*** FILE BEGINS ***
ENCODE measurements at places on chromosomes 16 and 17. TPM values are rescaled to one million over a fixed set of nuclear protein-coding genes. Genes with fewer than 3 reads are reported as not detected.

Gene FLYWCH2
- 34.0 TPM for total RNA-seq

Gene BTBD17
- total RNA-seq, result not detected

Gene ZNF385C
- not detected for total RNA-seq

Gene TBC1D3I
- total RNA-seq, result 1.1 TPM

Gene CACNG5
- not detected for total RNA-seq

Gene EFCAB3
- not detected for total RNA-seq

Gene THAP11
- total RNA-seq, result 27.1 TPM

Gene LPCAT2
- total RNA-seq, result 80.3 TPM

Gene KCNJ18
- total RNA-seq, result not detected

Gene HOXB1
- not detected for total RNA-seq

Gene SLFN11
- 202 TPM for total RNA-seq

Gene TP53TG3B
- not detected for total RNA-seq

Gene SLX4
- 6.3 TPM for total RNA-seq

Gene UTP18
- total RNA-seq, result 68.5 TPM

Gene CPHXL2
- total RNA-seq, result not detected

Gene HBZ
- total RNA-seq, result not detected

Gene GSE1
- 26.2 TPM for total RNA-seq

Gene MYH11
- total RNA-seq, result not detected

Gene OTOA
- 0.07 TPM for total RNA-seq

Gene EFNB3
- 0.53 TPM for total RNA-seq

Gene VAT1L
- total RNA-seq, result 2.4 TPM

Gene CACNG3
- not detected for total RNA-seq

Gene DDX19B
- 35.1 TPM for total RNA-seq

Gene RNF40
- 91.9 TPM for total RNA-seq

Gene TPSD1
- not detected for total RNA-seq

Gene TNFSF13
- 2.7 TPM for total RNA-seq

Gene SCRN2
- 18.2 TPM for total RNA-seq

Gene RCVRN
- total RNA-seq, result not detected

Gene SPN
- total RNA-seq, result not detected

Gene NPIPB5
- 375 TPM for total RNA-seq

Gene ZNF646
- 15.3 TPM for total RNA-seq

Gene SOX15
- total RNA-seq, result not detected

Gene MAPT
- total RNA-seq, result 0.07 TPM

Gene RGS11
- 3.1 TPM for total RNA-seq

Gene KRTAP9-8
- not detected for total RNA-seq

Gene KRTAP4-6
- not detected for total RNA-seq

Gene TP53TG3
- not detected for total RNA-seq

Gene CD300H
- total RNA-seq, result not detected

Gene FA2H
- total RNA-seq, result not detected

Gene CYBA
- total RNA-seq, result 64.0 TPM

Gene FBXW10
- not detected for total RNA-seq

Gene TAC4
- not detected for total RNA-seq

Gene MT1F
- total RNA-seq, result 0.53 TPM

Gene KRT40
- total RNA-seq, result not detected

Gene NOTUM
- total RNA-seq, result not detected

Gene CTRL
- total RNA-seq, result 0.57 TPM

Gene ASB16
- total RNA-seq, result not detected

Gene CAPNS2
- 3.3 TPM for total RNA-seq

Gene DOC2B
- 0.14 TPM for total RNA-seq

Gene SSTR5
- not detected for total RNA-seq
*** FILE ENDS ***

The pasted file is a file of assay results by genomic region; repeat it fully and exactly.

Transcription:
ENCODE measurements at places on chromosomes 16 and 17. TPM values are rescaled to one million over a fixed set of nuclear protein-coding genes. Genes with fewer than 3 reads are reported as not detected.

Gene FLYWCH2
- 34.0 TPM for total RNA-seq

Gene BTBD17
- total RNA-seq, result not detected

Gene ZNF385C
- not detected for total RNA-seq

Gene TBC1D3I
- total RNA-seq, result 1.1 TPM

Gene CACNG5
- not detected for total RNA-seq

Gene EFCAB3
- not detected for total RNA-seq

Gene THAP11
- total RNA-seq, result 27.1 TPM

Gene LPCAT2
- total RNA-seq, result 80.3 TPM

Gene KCNJ18
- total RNA-seq, result not detected

Gene HOXB1
- not detected for total RNA-seq

Gene SLFN11
- 202 TPM for total RNA-seq

Gene TP53TG3B
- not detected for total RNA-seq

Gene SLX4
- 6.3 TPM for total RNA-seq

Gene UTP18
- total RNA-seq, result 68.5 TPM

Gene CPHXL2
- total RNA-seq, result not detected

Gene HBZ
- total RNA-seq, result not detected

Gene GSE1
- 26.2 TPM for total RNA-seq

Gene MYH11
- total RNA-seq, result not detected

Gene OTOA
- 0.07 TPM for total RNA-seq

Gene EFNB3
- 0.53 TPM for total RNA-seq

Gene VAT1L
- total RNA-seq, result 2.4 TPM

Gene CACNG3
- not detected for total RNA-seq

Gene DDX19B
- 35.1 TPM for total RNA-seq

Gene RNF40
- 91.9 TPM for total RNA-seq

Gene TPSD1
- not detected for total RNA-seq

Gene TNFSF13
- 2.7 TPM for total RNA-seq

Gene SCRN2
- 18.2 TPM for total RNA-seq

Gene RCVRN
- total RNA-seq, result not detected

Gene SPN
- total RNA-seq, result not detected

Gene NPIPB5
- 375 TPM for total RNA-seq

Gene ZNF646
- 15.3 TPM for total RNA-seq

Gene SOX15
- total RNA-seq, result not detected

Gene MAPT
- total RNA-seq, result 0.07 TPM

Gene RGS11
- 3.1 TPM for total RNA-seq

Gene KRTAP9-8
- not detected for total RNA-seq

Gene KRTAP4-6
- not detected for total RNA-seq

Gene TP53TG3
- not detected for total RNA-seq

Gene CD300H
- total RNA-seq, result not detected

Gene FA2H
- total RNA-seq, result not detected

Gene CYBA
- total RNA-seq, result 64.0 TPM

Gene FBXW10
- not detected for total RNA-seq

Gene TAC4
- not detected for total RNA-seq

Gene MT1F
- total RNA-seq, result 0.53 TPM

Gene KRT40
- total RNA-seq, result not detected

Gene NOTUM
- total RNA-seq, result not detected

Gene CTRL
- total RNA-seq, result 0.57 TPM

Gene ASB16
- total RNA-seq, result not detected

Gene CAPNS2
- 3.3 TPM for total RNA-seq

Gene DOC2B
- 0.14 TPM for total RNA-seq

Gene SSTR5
- not detected for total RNA-seq